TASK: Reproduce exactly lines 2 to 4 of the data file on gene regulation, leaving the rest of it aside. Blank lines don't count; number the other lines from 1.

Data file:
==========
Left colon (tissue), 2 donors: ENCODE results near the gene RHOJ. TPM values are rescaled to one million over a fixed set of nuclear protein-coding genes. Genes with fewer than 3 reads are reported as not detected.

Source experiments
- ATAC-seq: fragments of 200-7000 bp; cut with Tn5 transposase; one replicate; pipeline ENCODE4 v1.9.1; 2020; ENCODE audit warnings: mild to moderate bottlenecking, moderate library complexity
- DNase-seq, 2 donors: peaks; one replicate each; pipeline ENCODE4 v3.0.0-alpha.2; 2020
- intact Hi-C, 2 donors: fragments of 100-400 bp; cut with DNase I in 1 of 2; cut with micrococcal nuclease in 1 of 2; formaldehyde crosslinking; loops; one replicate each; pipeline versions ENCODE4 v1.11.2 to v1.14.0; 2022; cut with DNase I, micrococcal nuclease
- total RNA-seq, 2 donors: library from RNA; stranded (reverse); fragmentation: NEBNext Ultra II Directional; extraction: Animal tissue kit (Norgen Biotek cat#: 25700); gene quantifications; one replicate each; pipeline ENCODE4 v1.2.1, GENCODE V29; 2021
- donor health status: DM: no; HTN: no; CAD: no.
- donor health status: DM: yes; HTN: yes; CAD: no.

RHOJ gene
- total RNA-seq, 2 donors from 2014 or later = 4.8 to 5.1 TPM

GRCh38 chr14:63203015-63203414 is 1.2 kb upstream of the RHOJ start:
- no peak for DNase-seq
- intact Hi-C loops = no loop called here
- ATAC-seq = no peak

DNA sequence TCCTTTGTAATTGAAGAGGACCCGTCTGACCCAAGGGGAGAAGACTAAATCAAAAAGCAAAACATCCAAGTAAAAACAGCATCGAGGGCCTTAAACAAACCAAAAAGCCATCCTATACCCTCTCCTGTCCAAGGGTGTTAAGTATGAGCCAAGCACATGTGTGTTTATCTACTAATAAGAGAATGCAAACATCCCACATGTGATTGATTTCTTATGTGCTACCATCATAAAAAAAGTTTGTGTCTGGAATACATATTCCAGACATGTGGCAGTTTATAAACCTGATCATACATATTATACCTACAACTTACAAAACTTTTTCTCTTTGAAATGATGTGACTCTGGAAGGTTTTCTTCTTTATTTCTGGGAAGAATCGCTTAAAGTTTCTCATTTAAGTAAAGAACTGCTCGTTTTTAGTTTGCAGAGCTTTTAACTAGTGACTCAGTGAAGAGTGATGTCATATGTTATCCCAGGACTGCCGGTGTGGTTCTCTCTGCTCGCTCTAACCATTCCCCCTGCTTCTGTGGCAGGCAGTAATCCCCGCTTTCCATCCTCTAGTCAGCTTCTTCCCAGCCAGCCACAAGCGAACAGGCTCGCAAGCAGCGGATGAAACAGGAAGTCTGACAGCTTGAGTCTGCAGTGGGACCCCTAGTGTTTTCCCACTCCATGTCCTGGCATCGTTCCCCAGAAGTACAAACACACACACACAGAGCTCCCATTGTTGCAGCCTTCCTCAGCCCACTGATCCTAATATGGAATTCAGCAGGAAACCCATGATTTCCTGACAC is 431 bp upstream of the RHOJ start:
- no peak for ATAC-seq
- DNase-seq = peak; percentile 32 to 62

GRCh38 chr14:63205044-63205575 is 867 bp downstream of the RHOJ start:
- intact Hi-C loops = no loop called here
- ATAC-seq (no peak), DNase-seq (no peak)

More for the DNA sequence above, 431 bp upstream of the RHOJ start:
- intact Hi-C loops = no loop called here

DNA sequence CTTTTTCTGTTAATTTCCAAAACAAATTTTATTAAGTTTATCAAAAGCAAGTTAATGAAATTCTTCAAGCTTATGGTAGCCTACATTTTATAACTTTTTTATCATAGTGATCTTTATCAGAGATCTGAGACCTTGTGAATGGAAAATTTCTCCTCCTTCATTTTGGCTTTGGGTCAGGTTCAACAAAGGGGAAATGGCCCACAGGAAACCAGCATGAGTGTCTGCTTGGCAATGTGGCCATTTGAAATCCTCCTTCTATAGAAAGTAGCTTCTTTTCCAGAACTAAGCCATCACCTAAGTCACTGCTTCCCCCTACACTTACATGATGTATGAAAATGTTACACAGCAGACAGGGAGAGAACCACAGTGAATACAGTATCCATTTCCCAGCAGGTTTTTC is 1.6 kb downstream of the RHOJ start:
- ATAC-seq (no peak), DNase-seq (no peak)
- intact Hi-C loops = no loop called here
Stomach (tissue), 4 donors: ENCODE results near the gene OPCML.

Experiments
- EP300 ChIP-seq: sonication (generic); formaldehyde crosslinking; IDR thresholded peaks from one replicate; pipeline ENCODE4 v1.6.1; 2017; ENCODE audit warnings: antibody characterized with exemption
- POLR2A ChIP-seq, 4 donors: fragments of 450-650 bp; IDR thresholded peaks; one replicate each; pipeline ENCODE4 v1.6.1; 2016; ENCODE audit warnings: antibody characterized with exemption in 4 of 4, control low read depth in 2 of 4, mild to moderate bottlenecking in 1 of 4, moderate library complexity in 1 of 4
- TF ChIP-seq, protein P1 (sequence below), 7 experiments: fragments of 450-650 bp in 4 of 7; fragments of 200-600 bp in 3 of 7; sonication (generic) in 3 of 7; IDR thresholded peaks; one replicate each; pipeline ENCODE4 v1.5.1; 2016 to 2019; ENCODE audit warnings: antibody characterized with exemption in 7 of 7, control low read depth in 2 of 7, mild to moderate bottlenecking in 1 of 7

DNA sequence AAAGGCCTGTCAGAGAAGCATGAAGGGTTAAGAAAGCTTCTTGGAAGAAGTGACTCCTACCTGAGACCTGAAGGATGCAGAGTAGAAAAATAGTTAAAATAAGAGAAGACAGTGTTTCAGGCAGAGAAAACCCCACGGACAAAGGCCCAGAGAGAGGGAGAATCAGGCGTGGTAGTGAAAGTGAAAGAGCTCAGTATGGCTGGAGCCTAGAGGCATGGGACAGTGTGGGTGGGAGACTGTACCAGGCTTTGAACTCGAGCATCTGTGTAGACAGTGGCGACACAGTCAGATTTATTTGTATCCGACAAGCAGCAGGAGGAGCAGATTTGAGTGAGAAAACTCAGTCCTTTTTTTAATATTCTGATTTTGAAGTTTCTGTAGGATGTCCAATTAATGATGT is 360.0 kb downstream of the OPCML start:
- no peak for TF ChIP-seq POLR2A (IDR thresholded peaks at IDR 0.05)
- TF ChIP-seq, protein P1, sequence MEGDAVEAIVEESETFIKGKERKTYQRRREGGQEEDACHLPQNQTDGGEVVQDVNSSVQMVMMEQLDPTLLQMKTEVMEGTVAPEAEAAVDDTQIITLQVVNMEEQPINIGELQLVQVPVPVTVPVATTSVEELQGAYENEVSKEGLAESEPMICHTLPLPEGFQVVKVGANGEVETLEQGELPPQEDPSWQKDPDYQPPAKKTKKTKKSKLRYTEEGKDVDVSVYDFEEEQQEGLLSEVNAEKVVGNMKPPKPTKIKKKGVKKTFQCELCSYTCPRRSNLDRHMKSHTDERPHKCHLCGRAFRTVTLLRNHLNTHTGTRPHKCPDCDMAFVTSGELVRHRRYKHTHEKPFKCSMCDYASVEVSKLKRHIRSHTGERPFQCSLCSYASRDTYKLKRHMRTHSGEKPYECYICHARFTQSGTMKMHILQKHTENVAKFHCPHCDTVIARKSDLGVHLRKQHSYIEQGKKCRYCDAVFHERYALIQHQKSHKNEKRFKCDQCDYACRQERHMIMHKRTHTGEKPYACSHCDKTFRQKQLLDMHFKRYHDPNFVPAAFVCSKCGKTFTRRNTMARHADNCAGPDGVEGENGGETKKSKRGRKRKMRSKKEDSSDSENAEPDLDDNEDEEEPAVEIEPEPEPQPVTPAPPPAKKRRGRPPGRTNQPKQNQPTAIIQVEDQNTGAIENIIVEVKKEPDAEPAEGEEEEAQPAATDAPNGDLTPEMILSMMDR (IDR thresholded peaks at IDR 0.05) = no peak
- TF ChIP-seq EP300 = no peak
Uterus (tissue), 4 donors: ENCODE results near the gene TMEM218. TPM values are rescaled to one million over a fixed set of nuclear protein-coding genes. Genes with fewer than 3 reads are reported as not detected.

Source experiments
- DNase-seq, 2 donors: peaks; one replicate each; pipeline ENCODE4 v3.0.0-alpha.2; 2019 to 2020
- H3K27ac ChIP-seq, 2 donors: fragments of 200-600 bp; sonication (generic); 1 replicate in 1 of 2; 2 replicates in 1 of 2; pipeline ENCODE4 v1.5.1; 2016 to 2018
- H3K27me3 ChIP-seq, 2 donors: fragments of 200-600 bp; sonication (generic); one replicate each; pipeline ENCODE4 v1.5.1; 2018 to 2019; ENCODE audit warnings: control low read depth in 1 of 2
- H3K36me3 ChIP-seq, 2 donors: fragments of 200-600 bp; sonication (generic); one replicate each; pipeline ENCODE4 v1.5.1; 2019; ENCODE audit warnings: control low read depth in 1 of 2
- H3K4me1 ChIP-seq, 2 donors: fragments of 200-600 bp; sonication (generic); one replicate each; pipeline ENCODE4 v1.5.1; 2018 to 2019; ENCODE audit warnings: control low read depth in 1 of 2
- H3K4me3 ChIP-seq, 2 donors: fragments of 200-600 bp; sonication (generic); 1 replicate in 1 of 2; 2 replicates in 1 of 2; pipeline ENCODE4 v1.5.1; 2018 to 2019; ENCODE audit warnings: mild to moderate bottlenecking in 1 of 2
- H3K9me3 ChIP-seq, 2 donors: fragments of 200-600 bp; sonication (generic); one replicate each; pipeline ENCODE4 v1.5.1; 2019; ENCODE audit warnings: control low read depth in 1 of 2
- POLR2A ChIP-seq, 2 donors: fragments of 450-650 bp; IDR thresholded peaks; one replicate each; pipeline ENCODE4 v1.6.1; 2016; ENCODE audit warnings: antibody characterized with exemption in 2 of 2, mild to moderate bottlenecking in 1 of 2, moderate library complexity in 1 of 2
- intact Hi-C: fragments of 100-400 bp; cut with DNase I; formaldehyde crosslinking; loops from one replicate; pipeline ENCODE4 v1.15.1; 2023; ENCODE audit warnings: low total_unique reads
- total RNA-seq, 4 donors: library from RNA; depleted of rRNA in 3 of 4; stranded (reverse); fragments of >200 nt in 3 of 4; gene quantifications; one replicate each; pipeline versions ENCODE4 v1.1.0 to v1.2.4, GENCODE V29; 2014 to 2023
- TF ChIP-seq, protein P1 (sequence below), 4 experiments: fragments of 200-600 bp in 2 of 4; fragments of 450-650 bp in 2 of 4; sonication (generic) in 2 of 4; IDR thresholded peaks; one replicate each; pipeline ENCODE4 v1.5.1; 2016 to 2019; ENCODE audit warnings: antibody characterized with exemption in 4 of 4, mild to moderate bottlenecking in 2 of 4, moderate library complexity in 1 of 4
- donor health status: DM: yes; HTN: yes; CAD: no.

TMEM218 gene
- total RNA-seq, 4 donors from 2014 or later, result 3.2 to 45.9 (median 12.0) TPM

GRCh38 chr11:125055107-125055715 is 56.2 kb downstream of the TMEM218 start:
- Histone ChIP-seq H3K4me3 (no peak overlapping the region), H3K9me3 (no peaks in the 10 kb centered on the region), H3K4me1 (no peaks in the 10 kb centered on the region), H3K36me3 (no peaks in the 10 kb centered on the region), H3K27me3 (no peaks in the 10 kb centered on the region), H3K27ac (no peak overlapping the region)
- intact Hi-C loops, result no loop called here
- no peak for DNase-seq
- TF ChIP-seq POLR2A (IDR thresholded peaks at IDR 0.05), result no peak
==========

Source experiments
- ATAC-seq: fragments of 200-7000 bp; cut with Tn5 transposase; one replicate; pipeline ENCODE4 v1.9.1; 2020; ENCODE audit warnings: mild to moderate bottlenecking, moderate library complexity
- DNase-seq, 2 donors: peaks; one replicate each; pipeline ENCODE4 v3.0.0-alpha.2; 2020